Head of doctors’ association under fire over comments on female physicians

Milan Kubek, photo: CTK

Many in the Czech medical profession were unpleasantly surprised by recent comments by the head of the Czech doctors’ association Milan Kubek. Speaking before a parliamentary committee on problems in health care, the head of the association, suggested that work done by female doctors was incomparable to that done by their male counterparts. His words have since led to growing criticism and calls for him to step down.

Milan Kubek, photo: CTK
If Milan Kubek has any regrets in his choice of words regarding women in the medical profession, he isn’t showing it, at least, not yet. Until now he appears to have stood by an assertion that their work commitment in the medical profession was incomparable to men’s – given women also often have to take care of children at home. Mr Kubek made the assertion in a recent presentation before the health committee in the Chamber of Deputies, pointing to the growing feminisation in health care as a serious problem. Almost 53 percent of the country’s doctors are women, many of whom were angered by Mr Kubek’s words. Here’s what he told the lower house’s health committee on February 25:

“Women’s assignments, because they have two roles, one in the workplace and one at home taking care of the children, can understandably never be compared to those of men.”

Mladá fronta Dnes ran a front-page story on the presentation, as well as the reaction, including calls for the Mr Kubek to give up his post. But the story also drew quick protest: the Czech doctors’ association, under its vice president, said that the paper had distorted the facts, arguing Mr Kubek did not say that female doctors were “worse” than their male counterparts at all. For some perspective, I spoke to Czech-American physician Martin Jan Stránský:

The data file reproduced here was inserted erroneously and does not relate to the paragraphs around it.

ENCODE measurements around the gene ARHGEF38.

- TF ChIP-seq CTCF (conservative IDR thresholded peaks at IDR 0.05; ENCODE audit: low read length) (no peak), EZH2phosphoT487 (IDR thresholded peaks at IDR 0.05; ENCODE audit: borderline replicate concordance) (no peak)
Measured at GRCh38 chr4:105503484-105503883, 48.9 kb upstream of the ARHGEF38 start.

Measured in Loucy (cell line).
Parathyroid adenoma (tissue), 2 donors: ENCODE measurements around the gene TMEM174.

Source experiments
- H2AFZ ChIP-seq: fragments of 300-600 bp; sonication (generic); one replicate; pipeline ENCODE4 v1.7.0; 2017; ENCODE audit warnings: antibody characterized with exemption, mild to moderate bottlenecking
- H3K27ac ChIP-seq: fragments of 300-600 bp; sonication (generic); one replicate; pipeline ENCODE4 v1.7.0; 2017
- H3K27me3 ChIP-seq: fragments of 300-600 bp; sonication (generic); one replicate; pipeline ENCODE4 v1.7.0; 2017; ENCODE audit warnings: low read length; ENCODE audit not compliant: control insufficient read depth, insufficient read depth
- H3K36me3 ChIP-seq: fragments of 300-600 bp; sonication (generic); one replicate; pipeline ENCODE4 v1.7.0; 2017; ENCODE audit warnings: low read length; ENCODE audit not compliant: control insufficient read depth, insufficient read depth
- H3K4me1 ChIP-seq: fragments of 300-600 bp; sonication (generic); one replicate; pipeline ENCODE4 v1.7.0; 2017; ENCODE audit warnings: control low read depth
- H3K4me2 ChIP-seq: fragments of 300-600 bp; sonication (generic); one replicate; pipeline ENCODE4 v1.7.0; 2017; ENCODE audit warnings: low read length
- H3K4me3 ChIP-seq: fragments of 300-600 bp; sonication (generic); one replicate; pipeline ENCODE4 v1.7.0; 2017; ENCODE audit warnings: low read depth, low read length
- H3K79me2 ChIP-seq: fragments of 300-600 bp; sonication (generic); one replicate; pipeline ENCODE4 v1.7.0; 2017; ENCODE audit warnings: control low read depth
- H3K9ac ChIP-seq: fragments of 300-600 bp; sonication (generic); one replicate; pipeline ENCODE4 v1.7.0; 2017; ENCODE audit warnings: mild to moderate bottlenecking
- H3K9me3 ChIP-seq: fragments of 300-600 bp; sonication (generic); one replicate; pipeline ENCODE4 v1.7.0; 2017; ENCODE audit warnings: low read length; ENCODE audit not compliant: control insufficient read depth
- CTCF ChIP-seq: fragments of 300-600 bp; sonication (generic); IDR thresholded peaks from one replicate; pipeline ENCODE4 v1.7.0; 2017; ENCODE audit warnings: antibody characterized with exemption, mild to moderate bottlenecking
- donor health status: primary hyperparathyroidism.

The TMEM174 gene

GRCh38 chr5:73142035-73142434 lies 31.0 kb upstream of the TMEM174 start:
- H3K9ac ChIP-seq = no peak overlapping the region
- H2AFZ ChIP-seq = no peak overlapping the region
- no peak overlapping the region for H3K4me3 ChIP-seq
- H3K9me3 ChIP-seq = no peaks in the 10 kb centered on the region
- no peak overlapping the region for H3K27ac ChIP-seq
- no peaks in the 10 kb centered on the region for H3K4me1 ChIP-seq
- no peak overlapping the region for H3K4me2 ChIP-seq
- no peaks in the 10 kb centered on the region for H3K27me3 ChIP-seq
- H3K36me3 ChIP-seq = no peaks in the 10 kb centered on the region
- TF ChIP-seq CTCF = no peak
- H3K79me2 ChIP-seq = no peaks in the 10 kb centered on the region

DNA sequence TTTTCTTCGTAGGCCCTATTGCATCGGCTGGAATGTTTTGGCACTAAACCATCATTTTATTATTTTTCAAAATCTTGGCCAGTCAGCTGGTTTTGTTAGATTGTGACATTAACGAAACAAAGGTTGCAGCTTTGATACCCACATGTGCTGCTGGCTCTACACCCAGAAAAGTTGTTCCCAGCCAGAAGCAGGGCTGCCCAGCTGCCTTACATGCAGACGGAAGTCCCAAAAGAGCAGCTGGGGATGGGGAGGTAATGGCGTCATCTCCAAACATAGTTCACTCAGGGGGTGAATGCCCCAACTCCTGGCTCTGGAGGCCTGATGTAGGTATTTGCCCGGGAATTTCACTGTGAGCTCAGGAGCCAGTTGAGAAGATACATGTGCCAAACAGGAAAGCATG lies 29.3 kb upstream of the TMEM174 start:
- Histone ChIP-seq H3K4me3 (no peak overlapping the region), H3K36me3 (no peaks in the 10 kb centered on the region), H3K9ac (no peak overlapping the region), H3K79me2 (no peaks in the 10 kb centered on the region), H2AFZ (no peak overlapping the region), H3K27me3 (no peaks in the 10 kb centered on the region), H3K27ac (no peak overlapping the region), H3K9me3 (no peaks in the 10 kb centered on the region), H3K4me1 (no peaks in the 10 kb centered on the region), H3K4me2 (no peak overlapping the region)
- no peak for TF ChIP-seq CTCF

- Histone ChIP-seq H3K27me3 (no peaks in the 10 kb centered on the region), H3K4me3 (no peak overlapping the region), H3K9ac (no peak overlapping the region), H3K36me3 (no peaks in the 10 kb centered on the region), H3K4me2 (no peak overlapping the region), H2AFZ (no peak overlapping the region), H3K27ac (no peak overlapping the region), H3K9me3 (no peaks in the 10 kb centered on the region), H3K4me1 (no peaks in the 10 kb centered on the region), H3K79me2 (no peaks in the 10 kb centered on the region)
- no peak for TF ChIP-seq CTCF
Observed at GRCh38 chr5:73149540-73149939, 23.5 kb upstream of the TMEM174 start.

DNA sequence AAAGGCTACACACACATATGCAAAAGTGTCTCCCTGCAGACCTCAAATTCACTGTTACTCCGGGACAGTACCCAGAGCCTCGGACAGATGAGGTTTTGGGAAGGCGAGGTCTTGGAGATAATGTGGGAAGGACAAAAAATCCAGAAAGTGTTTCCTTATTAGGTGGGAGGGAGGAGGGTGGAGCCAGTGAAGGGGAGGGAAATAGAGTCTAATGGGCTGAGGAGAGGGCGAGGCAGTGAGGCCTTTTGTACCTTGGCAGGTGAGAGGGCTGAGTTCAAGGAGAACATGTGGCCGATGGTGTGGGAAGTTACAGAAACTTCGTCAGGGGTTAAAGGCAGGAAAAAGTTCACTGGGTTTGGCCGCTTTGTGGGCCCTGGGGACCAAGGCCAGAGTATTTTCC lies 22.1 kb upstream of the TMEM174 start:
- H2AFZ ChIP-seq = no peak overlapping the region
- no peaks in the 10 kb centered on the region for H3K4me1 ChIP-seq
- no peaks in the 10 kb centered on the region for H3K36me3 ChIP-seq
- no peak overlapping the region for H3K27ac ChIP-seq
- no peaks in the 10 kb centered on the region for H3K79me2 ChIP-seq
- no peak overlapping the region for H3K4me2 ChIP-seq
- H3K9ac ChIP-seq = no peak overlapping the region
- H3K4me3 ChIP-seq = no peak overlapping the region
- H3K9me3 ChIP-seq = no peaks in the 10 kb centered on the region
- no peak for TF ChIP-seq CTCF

“On the one hand, I think I know what he wanted to say: simply that the activity of female physicians was influenced by additional factors, such as raising children and that’s fine and natural. But unfortunately what he said came out to mean that their work capacity - even that as physicians - was inadequate compared to male doctors. And that of course is a tragic statement. At the end of the day, in any balanced country the head of such an association would be forced to resign unless he issued a retraction.”

Another in the medical profession taken aback by Mr Kubek’s comments was Civic Democrat MP Dagmar Molendová, present at Mr Kubek’s speech:

“When he said that female doctors were also mothers and couldn’t do the same amount of work, I felt wronged. I am both. For 20 years I worked in the field and I think I did a similar number of shifts to my male colleagues. In this case I think that the head of the doctors’ association went a little too far.”

Clearly Mr Kubek himself doesn’t think so - otherwise he might have issued an apology by now. His apparent refusal to do so, has shocked some in the medical profession even more.